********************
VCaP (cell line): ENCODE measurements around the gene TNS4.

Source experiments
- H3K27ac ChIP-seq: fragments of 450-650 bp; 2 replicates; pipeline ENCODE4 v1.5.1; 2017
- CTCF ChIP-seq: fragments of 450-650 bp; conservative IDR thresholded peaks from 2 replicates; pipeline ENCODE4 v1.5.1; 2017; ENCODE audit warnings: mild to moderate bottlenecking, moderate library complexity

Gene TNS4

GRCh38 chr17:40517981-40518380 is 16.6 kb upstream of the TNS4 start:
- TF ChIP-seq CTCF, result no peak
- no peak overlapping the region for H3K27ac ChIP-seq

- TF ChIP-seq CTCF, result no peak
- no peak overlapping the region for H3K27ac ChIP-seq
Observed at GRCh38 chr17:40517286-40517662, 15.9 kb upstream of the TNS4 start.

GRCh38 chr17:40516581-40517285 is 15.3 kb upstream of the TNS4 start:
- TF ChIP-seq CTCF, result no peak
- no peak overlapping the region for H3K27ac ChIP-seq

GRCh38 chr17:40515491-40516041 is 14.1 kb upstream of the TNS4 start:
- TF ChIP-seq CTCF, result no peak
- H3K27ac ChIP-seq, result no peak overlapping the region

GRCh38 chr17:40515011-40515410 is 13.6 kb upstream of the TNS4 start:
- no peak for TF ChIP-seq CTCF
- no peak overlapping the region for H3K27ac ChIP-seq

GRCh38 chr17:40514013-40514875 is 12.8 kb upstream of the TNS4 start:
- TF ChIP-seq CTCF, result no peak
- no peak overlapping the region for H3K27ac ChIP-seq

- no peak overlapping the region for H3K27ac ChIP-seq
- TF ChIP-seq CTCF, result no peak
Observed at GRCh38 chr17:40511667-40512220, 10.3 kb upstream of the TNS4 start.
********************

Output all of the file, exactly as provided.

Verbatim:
VCaP (cell line): ENCODE measurements around the gene TNS4.

Source experiments
- H3K27ac ChIP-seq: fragments of 450-650 bp; 2 replicates; pipeline ENCODE4 v1.5.1; 2017
- CTCF ChIP-seq: fragments of 450-650 bp; conservative IDR thresholded peaks from 2 replicates; pipeline ENCODE4 v1.5.1; 2017; ENCODE audit warnings: mild to moderate bottlenecking, moderate library complexity

Gene TNS4

GRCh38 chr17:40517981-40518380 is 16.6 kb upstream of the TNS4 start:
- TF ChIP-seq CTCF, result no peak
- no peak overlapping the region for H3K27ac ChIP-seq

- TF ChIP-seq CTCF, result no peak
- no peak overlapping the region for H3K27ac ChIP-seq
Observed at GRCh38 chr17:40517286-40517662, 15.9 kb upstream of the TNS4 start.

GRCh38 chr17:40516581-40517285 is 15.3 kb upstream of the TNS4 start:
- TF ChIP-seq CTCF, result no peak
- no peak overlapping the region for H3K27ac ChIP-seq

GRCh38 chr17:40515491-40516041 is 14.1 kb upstream of the TNS4 start:
- TF ChIP-seq CTCF, result no peak
- H3K27ac ChIP-seq, result no peak overlapping the region

GRCh38 chr17:40515011-40515410 is 13.6 kb upstream of the TNS4 start:
- no peak for TF ChIP-seq CTCF
- no peak overlapping the region for H3K27ac ChIP-seq

GRCh38 chr17:40514013-40514875 is 12.8 kb upstream of the TNS4 start:
- TF ChIP-seq CTCF, result no peak
- no peak overlapping the region for H3K27ac ChIP-seq

- no peak overlapping the region for H3K27ac ChIP-seq
- TF ChIP-seq CTCF, result no peak
Observed at GRCh38 chr17:40511667-40512220, 10.3 kb upstream of the TNS4 start.